As an example, if my daughter doesn’t like something at one time, I will introduce it to her again (possibly in another form, or with other flavors). I will not mention that she didn’t like it last time. In fact, I will not draw any attention to it. I will just put it on her plate in a small portion.
3. We serve food we like
I happen to love most food, and love to eat, so I’m usually pretty enthusiastic about what I’m eating. I think my kids pick up on my enthusiasm, which is one reason why they are willing to try new foods and usually like them. One day I was eating lunch with my son. I ate a huge piece of broccoli – and he watched my every move. As I was chewing, he picked up a piece of broccoli on his plate and ate it, too!
However, there are times when one parent doesn’t really care for something. Usually, that parent will respectfully eat what is served without comment so as not to lead the opinion of the kids.
It has been my experience that kids look to their parents for approval. If you are serving something to them just because it’s nutritious, but you don’t like it, you may not see the results you are looking for.
It’s probably a better idea to look for something comparable in nutritional value that you enjoy, so you can all enjoy it as a family.
4. We all eat the same thing
We eat as a family and all eat the same thing. From the time my kids starting eating solid food, they were eating the same thing we ate. I knew before I had kids that I was going to do everything possible to avoid cooking multiple meals and introduce my kids to as many different flavors as possible.
They continue to eat well at 5 and almost 2 – Chinese, Thai, Indian, Italian, Greek – all types of cuisine.
I do not believe that children’s stomachs cannot handle a variety of spices or that there is any reason to eat “kid food”. My son, almost two, will eat anything spicy including hot sauce and cayenne pepper. While my daughter doesn’t necessarily like “spicy hot” foods, she does enjoy a wide variety of complex flavors.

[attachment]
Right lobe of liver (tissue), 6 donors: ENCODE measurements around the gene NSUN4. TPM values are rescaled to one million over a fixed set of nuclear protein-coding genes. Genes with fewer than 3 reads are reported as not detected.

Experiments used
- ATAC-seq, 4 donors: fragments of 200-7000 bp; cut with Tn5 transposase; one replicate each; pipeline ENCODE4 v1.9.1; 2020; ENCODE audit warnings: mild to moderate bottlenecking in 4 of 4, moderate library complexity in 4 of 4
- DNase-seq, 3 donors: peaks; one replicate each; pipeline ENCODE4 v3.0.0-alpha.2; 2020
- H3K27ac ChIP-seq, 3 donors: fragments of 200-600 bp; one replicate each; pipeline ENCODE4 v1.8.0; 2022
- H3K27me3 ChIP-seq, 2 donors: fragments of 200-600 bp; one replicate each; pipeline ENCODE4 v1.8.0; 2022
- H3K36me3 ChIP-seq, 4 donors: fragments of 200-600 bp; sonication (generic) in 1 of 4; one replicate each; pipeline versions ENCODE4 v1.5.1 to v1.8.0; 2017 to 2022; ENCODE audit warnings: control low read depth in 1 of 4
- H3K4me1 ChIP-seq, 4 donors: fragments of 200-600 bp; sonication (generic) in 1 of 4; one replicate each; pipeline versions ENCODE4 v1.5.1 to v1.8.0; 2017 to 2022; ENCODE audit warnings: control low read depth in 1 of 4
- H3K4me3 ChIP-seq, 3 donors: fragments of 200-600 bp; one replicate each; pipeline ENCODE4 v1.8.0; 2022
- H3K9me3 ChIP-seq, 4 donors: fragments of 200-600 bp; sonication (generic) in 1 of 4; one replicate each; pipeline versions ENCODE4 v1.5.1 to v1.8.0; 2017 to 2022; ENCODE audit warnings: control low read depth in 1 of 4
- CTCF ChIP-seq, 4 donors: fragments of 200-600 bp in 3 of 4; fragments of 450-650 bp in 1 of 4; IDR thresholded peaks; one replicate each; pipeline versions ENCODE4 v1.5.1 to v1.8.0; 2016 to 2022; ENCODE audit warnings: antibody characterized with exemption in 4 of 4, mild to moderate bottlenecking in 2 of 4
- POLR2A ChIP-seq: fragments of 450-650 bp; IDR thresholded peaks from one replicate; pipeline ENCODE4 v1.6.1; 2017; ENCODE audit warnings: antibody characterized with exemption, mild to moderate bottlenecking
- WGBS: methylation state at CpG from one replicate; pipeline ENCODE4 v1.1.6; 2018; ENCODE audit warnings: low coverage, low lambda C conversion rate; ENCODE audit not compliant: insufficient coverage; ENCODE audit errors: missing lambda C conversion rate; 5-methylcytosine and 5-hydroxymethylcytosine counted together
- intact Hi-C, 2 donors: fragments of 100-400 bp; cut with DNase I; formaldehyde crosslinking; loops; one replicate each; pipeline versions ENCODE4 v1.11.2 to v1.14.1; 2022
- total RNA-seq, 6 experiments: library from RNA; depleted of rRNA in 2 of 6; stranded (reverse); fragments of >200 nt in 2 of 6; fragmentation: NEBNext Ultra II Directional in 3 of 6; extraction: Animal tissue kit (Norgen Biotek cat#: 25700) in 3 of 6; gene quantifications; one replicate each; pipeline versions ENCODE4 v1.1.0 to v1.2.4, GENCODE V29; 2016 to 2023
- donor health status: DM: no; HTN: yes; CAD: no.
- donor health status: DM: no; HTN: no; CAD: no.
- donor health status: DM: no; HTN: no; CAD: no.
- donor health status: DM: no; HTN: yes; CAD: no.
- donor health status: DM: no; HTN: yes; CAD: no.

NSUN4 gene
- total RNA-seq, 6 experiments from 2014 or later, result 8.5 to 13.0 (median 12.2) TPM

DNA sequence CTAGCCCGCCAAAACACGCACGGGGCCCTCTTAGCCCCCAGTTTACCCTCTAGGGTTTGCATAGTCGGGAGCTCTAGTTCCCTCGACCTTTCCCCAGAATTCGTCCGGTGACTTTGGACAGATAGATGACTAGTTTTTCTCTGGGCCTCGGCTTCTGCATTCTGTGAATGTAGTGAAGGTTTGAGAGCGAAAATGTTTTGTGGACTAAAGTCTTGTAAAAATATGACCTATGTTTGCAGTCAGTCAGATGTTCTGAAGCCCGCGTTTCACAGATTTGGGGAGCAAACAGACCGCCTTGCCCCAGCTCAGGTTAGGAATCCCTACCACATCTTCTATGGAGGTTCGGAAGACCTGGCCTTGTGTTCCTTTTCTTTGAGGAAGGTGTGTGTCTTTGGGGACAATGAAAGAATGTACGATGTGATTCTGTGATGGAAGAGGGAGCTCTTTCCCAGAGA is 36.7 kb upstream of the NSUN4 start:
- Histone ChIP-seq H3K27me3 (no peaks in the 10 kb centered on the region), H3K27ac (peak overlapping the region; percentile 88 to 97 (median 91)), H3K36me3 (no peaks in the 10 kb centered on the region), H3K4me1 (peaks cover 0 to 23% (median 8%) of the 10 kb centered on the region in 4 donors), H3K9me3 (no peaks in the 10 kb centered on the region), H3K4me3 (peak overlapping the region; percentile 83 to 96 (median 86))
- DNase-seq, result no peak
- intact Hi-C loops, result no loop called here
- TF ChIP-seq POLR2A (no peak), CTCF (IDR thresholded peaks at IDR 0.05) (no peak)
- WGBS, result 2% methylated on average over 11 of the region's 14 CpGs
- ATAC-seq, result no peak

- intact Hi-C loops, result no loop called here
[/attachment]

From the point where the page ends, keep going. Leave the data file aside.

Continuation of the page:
This has served us well both at home and out. There is no restaurant I can’t take my kids to – and they almost never eat from the “children’s menu”. The only value to a children’s menu, in my opinion, is portion size. With that said, most restaurants will accommodate families by serving children smaller portions or give you an extra plate for sharing.
5. We don’t dwell on our food or talk about eating throughout dinner
When we sit down to eat, I make it a point to almost ignore the food on our plates. I may gently encourage my kids to eat – especially if we get on a tangent discussing something. I do not like to comment on how much or how little food has been eaten. I much prefer to eat while having a conversation about something engaging. I find that they understand that the reason we are at the table is because we are eating a meal. It is understood and other conversation can be about topics such as our day or playing a word game.
While our path has been a little winding (nothing happens overnight!), it’s clear now what approach we feel is best with our children – and we see the benefits every day. I’m a firm believer in what you get out is what you put in – in most areas of life – and I find that our efforts are paying off by providing them with a strong foundation of healthy eating.
I would love to hear from you. What is working well for your family?